The Regions of Italy are the first-level administrative divisions of the state. There are twenty regions autonomous, five of them are constitutionally given a broader amount of autonomy granted by special statutes.
Originally meant as administrative districts of the central state, the regions acquired a significant level of autonomy following a constitutional reform in 2001. A further federalist reform was proposed by the regionalist party Lega Nord and in 2005, the centre-right government led by Silvio Berlusconi proposed a new reform of the Constitution that would have entailed greatly increasing the powers of all regions. In June 2006 the proposals, which had been particularly associated with the Lega Nord, and seen by some as leading the way to a federal state, were rejected in a referendum by 61.7% to 38.3%. The results varied considerably from one region to another, ranging to 55.3% in favour in Veneto to 82% against in Calabria.
Every region has a statute that serves as a regional constitution, determining the form of government and the fundamental principles of the organization and the functioning of the region, as prescribed by the Constitution of Italy (Article 123). Fifteen regions have ordinary statutes and five have special statutes.
These regions, whose statutes are approved by their regional councils, were created in the 1970s, even though the Italian Constitution dates back to 1947. Since the constitutional reform of 2001 they have had legislative as well as administrative powers. The regions have exclusive legislative power with respect to any matters not expressly reserved to state law (Article 117). . Yet their financial autonomy is quite modest: they just keep 20% of all levied taxes.
Article 116 of the Italian Constitution grants to five regions (namely Sardinia, Sicily, Trentino-Alto Adige/Südtirol, Aosta Valley and Friuli-Venezia Giulia) home rule, acknowledging their powers in relation to legislation, administration and economy. They keep between 60% (Friuli-Venezia Giulia) and 100% (Sicily) of all levied taxes. In return they have to finance the health-care system, the school system and most public infrastructures by themselves (except for Sicily and Sardinia).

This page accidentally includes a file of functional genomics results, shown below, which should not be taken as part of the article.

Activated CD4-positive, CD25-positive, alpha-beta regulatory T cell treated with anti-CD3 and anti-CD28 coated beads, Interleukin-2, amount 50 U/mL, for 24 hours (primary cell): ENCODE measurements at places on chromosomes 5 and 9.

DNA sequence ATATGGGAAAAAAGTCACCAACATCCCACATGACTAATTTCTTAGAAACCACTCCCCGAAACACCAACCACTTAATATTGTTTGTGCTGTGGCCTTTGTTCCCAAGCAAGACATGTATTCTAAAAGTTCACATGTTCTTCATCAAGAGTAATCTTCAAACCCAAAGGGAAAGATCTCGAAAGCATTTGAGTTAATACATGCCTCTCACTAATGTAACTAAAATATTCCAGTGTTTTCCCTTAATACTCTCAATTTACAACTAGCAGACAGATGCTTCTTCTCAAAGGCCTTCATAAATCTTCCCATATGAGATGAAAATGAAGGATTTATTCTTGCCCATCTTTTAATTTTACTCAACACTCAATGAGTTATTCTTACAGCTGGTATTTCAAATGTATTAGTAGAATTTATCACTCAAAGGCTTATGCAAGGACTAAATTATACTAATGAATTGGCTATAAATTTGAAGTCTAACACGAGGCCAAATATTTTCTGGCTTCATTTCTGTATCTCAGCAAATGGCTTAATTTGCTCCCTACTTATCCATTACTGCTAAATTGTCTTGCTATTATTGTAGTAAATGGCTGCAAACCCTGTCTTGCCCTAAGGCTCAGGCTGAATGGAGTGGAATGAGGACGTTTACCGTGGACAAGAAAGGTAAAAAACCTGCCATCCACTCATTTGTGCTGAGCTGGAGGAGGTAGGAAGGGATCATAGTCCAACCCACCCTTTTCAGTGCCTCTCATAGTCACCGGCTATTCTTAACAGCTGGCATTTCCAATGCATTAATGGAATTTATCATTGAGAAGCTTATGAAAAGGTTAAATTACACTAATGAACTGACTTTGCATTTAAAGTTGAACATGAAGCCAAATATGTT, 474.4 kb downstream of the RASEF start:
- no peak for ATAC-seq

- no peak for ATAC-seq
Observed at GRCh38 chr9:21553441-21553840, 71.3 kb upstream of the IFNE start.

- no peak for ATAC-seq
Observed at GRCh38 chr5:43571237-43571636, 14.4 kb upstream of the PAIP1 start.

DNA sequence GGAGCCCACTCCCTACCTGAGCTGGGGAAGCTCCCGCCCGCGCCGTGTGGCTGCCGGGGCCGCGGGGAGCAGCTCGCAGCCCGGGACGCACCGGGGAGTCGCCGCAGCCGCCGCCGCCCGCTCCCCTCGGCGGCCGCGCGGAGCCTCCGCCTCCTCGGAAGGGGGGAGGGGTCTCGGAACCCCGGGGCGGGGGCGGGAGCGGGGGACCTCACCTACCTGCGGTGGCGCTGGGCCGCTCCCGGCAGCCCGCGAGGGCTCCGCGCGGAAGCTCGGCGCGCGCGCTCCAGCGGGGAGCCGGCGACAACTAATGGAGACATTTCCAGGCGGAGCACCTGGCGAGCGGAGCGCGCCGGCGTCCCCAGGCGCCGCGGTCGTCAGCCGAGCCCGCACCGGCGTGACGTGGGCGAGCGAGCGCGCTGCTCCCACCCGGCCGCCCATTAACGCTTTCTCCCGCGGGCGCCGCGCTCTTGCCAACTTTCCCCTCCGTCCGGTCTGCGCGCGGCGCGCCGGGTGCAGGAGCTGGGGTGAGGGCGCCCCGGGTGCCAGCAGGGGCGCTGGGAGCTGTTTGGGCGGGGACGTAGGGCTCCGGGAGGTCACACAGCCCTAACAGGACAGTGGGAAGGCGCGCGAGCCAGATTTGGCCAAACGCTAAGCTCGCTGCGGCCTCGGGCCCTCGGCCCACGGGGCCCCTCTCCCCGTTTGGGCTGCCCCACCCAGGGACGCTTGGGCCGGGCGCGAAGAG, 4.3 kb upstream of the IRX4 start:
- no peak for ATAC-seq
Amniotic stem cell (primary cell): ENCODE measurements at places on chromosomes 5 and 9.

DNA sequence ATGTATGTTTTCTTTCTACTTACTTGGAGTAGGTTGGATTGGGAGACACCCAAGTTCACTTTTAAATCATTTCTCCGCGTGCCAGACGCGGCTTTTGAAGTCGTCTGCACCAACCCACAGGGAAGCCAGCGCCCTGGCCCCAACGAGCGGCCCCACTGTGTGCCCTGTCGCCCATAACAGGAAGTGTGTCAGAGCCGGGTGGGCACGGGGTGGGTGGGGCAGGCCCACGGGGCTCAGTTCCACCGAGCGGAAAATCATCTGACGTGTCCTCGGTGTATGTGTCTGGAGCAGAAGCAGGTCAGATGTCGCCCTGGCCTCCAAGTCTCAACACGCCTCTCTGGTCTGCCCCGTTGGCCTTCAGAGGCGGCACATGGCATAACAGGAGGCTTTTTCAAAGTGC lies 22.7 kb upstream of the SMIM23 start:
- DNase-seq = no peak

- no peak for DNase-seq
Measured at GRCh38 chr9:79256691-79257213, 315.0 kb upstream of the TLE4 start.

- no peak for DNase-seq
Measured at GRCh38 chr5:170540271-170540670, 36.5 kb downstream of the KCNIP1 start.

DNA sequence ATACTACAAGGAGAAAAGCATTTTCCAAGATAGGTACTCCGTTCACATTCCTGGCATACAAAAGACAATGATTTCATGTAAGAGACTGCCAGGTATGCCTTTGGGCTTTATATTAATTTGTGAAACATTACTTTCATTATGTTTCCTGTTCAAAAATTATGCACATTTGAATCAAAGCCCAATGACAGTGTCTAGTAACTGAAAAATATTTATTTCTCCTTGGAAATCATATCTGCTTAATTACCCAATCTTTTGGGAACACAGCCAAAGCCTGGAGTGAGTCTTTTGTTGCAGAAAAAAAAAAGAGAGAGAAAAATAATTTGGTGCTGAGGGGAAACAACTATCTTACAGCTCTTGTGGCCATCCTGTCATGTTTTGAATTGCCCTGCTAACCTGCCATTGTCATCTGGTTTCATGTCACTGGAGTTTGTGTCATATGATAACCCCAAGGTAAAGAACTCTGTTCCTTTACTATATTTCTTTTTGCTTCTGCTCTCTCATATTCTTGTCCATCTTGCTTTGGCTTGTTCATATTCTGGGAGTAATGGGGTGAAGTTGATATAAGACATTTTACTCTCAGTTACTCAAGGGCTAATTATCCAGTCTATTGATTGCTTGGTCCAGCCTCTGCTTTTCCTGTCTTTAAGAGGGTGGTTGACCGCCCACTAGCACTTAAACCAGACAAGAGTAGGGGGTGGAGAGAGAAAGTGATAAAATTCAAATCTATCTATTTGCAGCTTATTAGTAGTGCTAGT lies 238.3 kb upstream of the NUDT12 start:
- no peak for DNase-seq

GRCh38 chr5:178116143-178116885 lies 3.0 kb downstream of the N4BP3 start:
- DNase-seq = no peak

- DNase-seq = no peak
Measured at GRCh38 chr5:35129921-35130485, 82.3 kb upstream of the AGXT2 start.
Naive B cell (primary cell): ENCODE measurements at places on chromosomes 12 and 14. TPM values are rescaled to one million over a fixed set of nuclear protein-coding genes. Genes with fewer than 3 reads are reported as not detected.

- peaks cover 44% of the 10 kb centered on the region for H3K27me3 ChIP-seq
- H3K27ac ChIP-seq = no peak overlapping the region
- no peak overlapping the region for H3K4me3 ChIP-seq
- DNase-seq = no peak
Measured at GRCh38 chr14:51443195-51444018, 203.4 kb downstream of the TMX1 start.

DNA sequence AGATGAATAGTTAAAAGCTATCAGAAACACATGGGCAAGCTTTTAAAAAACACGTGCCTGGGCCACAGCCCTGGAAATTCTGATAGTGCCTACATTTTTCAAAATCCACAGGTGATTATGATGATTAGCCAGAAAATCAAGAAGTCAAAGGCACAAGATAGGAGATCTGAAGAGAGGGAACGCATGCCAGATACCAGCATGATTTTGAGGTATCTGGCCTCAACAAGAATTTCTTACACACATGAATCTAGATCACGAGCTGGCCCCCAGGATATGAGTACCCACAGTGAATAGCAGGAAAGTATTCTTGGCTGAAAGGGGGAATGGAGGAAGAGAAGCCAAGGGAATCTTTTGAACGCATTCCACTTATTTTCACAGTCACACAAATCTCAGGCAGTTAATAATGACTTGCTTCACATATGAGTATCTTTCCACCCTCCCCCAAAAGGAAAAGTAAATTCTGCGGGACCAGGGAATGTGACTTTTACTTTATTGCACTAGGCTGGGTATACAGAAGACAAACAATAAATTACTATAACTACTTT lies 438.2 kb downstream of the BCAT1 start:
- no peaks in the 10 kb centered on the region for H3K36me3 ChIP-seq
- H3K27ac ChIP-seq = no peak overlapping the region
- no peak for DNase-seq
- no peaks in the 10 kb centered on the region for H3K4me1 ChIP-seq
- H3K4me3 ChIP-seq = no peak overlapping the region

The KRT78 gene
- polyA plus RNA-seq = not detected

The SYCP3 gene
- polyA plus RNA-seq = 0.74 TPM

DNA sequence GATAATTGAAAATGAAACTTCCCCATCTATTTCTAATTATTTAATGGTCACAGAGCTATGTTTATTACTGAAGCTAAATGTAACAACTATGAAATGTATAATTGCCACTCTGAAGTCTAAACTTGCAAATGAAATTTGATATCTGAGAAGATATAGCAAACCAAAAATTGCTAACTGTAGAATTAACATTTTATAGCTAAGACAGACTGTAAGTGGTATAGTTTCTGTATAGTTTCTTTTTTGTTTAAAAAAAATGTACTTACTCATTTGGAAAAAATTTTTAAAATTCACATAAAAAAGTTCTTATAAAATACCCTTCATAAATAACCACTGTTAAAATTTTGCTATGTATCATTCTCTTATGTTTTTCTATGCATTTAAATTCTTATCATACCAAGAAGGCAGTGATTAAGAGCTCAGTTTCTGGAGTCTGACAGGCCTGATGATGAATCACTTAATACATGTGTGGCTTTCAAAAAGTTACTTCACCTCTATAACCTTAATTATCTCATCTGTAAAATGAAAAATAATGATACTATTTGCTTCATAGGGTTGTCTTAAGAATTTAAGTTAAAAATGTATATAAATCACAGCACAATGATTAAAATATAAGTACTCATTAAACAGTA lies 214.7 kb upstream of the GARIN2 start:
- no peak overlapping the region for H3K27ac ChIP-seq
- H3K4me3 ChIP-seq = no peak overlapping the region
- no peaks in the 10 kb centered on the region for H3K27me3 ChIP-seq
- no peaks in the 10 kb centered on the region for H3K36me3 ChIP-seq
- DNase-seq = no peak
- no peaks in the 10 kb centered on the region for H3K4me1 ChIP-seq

These regions became autonomous in order to take into account linguistic and cultural differences, such as the linguistic minorities in Trentino-Alto Adige/Südtirol, Aosta Valley, and Friuli-Venezia Giulia), or geographically isolation in the case of the two greater islands, Sicily and Sardinia.
Trentino-Alto Adige/Südtirol constitutes a special case. The region itself is nearly powerless and the powers granted by the region's statute are mostly exercised by the two autonomous provinces within the region, Trento and Bolzano-Bozen. In this case, the regional institution plays a merely coordinating role.
See also: Ranked lists of Italian regions. Italy is subdivided into 20 regions (regioni, singular regione). The five autonomous regions are in italic text.
Each region has an elected Consiglio Regionale (regional council), the legislative body, and a Giunta Regionale (regional government), the executive body headed by the regional President. President and members of Consiglio Regionale are elected directly by the resident citizens. The President chairs the Giunta and nominates and can dismiss its other members, called assessori. If the President resigns new elections are immediately called.
Other administrative divisions: